Asparagus is predominantly made up of water, so when combined with liquid in the can - there can be a slight percentage of water that seeps out from the solid portion. This happens to different degrees depending on the time of season and weather conditions. This inconsistency is accounted for by increasing the minimum drained weight accordingly.

ALDI's suppliers check the fill and drained weights of its canned fruit and vegetable products throughout the production process - at a frequency of every few cans. Scales are also checked at the commencement of each production run.

QLD Office of Fair Trading

Food labelling standards are the responsibility of Food Standards Australia and any queries regarding the ingredients or nutrition information included on food labels should be referred to Food Standards Australia.

The net weight and measure of goods is the responsibility of the National Measurement Institute and any queries relating to the net weight of packaged food should be referred to the National Measurement Institute.

The Office of Fair Trading can, however, receive consumer complaints regarding false or misleading representations made about products.

Under the Australian Consumer Law (ACL) it is unlawful for a business to make false or misleading representations about goods when supplying, offering to supply or promoting those goods.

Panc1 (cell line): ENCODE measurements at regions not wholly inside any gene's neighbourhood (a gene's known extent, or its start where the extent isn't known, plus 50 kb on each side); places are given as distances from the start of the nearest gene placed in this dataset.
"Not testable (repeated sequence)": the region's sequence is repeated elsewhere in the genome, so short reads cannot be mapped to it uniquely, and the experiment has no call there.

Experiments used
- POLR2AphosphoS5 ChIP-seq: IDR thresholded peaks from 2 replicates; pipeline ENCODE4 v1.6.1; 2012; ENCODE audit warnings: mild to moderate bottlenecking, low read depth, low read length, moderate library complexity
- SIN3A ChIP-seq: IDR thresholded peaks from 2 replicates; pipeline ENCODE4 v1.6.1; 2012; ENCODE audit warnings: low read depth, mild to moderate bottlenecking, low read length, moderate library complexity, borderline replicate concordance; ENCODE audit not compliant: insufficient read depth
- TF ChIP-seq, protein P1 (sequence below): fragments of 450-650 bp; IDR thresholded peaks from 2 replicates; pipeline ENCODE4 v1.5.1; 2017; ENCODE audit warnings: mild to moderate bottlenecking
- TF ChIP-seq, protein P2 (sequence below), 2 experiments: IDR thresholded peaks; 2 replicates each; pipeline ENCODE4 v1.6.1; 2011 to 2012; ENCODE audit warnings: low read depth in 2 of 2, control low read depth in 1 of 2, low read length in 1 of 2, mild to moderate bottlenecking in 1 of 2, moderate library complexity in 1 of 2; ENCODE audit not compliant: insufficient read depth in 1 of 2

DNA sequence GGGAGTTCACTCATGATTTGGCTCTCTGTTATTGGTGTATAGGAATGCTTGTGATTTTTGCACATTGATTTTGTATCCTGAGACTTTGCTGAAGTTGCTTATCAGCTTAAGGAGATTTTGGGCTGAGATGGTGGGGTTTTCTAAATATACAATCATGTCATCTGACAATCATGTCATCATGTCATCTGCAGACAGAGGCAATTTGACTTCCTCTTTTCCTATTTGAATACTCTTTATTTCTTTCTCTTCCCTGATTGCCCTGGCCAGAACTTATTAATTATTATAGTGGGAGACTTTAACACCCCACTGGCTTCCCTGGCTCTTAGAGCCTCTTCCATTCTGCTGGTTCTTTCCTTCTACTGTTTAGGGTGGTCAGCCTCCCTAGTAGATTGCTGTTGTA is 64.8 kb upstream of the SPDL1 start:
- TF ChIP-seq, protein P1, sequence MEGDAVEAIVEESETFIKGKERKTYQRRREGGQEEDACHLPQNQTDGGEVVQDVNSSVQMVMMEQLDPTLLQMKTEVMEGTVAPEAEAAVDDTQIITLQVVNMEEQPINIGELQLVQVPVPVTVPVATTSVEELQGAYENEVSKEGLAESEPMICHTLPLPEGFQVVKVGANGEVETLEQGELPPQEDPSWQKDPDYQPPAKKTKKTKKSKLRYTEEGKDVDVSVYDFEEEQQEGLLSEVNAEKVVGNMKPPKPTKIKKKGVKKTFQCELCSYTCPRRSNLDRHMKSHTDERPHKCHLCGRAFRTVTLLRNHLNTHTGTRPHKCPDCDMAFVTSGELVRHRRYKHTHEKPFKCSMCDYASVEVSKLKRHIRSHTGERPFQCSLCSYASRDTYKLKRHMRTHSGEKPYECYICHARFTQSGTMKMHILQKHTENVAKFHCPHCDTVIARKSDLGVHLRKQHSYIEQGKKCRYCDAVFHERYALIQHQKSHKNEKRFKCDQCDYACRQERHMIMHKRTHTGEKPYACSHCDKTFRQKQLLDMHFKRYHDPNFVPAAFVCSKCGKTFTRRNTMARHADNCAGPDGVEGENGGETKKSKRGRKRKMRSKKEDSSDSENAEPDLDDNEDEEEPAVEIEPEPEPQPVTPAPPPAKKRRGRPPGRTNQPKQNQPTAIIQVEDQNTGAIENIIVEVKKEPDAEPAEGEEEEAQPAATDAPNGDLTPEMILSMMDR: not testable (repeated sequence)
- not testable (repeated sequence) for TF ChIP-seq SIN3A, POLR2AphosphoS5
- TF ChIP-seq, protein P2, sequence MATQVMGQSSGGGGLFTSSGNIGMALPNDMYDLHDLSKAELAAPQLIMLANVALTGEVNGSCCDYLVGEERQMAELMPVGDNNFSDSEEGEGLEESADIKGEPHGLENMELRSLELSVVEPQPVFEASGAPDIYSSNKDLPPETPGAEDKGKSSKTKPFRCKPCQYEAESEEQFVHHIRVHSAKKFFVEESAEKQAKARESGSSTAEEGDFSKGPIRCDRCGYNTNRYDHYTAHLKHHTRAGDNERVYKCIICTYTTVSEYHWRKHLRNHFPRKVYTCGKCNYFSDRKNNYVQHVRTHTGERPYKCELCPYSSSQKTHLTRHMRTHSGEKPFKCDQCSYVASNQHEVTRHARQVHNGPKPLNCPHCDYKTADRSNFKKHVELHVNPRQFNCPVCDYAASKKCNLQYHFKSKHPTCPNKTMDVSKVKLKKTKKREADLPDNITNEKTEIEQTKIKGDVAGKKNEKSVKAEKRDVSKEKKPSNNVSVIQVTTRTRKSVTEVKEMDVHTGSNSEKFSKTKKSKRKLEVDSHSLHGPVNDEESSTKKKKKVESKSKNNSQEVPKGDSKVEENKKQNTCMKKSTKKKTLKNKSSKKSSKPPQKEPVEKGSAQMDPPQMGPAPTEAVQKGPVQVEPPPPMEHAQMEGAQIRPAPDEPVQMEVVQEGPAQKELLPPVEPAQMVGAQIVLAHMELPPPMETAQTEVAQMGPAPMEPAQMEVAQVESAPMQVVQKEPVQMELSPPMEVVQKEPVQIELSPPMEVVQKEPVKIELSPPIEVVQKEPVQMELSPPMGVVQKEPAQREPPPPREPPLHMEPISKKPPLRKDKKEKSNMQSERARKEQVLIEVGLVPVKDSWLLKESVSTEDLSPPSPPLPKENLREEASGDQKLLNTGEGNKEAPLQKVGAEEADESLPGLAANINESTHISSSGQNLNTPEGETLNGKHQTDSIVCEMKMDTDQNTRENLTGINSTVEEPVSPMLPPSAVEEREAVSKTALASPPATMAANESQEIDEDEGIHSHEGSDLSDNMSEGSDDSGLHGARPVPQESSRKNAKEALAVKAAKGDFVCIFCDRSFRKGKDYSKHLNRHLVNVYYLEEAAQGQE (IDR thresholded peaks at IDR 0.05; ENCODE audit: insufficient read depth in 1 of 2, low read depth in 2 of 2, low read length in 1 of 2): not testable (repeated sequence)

A business must not make false or misleading representations about the standard, quality, value, grade, composition or quantity of goods.

The maximum criminal penalty for breaching the false and misleading representation provisions of the ACL is $220,000 for an individual and $1.1 million for a body corporate. Civil penalties of the same amount apply.

For more information on the Australian Consumer Law visit

To report suspicious business activity or make a complaint about a trader, visit or call 13 QGOV (13 74 68).

Windsor Farms

Today Tonight Canned Vegetable Story

Mushrooms in Butter Sauce. Drain Weights vs Declared Weights.

Response to Today Tonight story on canned vegetable; percentage declared v's drain weights. Results are showing drain weights below the stated 35% as per the ingredient declaration